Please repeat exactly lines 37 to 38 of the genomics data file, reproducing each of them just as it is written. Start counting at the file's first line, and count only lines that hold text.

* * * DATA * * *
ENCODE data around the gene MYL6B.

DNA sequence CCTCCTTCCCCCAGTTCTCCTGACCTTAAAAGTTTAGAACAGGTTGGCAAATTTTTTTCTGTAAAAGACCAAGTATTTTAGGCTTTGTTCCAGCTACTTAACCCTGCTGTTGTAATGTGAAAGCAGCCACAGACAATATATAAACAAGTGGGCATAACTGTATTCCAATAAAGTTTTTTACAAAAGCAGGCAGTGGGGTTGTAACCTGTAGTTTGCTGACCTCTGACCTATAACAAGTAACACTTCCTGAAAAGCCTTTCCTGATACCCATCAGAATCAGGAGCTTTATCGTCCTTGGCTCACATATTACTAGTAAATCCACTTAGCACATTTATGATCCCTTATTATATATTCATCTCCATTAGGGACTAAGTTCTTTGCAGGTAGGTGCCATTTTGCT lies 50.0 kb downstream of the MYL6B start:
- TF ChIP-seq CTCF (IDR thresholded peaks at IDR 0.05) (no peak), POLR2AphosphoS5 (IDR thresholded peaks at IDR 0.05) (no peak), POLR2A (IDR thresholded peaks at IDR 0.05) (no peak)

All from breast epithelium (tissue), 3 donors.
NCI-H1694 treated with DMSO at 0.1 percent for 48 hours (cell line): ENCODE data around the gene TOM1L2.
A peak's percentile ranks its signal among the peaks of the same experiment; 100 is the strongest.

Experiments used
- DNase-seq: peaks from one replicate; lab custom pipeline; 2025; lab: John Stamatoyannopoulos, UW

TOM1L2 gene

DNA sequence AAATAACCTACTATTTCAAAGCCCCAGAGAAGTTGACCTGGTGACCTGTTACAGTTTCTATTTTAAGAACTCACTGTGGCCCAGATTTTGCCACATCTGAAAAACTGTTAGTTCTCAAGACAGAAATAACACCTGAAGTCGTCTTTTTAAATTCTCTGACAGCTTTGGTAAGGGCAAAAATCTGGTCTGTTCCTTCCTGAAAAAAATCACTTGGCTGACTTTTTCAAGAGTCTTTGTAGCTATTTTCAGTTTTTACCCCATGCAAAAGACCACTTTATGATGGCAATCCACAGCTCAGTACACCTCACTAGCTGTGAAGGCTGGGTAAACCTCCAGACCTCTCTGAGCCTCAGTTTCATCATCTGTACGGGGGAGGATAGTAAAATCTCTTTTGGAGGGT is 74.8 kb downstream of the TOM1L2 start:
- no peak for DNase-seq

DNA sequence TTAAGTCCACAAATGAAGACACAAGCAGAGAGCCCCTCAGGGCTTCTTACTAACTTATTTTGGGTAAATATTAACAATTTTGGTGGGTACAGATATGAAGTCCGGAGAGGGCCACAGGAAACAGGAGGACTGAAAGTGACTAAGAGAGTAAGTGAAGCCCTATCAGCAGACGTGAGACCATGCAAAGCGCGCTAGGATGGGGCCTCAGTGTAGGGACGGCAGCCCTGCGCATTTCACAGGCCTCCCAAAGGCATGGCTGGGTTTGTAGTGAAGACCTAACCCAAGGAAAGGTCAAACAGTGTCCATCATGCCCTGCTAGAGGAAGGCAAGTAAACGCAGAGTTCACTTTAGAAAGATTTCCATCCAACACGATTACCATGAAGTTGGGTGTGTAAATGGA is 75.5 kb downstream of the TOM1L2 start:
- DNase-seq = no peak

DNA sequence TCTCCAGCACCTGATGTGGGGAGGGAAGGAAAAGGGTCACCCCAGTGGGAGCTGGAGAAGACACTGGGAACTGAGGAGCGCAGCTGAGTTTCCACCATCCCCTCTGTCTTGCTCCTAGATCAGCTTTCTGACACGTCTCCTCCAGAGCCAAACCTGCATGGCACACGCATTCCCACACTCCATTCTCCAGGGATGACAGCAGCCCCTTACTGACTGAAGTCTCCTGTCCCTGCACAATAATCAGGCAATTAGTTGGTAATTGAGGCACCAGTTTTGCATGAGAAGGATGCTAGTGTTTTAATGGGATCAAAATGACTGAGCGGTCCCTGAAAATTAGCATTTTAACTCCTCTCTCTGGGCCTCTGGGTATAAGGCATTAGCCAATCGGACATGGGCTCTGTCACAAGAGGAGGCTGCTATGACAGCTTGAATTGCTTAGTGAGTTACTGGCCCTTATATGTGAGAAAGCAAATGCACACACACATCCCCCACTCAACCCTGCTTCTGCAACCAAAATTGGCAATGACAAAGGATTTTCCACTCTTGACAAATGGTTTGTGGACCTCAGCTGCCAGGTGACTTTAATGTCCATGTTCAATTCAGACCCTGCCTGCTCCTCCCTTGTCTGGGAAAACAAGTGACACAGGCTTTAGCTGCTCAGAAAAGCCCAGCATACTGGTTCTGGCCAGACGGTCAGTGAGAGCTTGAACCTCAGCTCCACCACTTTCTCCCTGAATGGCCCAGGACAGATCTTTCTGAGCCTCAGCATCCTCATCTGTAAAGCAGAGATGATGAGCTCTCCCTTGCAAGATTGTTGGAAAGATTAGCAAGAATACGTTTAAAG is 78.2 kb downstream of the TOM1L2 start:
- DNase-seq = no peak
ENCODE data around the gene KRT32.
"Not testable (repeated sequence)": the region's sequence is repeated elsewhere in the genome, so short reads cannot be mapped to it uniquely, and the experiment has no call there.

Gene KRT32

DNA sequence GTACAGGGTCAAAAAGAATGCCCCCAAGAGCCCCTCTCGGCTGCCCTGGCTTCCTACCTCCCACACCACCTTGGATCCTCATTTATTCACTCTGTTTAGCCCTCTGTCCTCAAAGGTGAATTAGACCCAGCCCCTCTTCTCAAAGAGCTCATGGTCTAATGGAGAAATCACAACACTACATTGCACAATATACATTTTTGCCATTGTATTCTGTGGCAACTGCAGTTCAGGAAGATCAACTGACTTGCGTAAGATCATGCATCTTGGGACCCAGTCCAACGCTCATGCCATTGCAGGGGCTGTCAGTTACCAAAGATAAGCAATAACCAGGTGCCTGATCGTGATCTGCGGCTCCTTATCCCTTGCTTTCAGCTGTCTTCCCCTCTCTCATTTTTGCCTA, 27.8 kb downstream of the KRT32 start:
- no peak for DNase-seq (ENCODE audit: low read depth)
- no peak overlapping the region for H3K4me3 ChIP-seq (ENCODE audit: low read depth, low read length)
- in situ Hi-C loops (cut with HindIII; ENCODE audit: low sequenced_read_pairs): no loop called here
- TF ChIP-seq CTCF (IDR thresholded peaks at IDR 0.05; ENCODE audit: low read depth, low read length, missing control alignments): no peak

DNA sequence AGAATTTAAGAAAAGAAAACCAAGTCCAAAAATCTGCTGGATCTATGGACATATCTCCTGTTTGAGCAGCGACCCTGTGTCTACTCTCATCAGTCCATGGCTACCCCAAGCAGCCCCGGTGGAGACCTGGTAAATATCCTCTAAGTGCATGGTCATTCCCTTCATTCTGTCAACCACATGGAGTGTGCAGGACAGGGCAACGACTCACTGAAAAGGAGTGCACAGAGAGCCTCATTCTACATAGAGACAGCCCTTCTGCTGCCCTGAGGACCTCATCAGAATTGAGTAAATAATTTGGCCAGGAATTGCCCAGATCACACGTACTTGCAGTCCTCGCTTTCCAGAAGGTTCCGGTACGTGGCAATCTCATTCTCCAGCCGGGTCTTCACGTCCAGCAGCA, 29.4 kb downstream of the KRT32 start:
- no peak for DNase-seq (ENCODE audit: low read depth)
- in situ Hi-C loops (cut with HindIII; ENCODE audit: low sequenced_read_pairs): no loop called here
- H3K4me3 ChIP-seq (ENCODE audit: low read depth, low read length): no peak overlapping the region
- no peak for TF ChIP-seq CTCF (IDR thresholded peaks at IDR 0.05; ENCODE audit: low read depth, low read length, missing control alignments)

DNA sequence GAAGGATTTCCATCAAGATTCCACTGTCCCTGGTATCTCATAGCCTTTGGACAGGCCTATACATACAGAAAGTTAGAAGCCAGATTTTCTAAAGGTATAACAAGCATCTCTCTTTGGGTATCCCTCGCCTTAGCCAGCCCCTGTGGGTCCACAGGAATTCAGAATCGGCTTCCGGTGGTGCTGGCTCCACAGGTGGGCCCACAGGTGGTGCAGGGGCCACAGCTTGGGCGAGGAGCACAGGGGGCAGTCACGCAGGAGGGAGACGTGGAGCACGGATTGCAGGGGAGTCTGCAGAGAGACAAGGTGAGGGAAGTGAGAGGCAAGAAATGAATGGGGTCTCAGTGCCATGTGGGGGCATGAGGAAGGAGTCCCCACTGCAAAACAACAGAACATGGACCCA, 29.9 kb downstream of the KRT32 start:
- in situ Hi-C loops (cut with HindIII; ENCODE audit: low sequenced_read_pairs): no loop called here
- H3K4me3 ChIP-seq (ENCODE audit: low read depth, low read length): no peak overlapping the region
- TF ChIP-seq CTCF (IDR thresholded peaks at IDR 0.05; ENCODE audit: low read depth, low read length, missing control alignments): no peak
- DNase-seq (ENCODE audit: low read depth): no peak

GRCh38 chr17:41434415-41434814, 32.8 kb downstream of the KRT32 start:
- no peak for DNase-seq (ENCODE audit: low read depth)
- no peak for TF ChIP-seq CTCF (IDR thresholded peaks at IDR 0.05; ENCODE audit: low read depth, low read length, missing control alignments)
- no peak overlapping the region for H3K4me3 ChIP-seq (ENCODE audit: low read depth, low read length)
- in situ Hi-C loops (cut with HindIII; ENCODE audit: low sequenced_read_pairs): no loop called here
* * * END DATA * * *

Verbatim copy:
- no peak overlapping the region for H3K4me3 ChIP-seq (ENCODE audit: low read depth, low read length)
- in situ Hi-C loops (cut with HindIII; ENCODE audit: low sequenced_read_pairs): no loop called here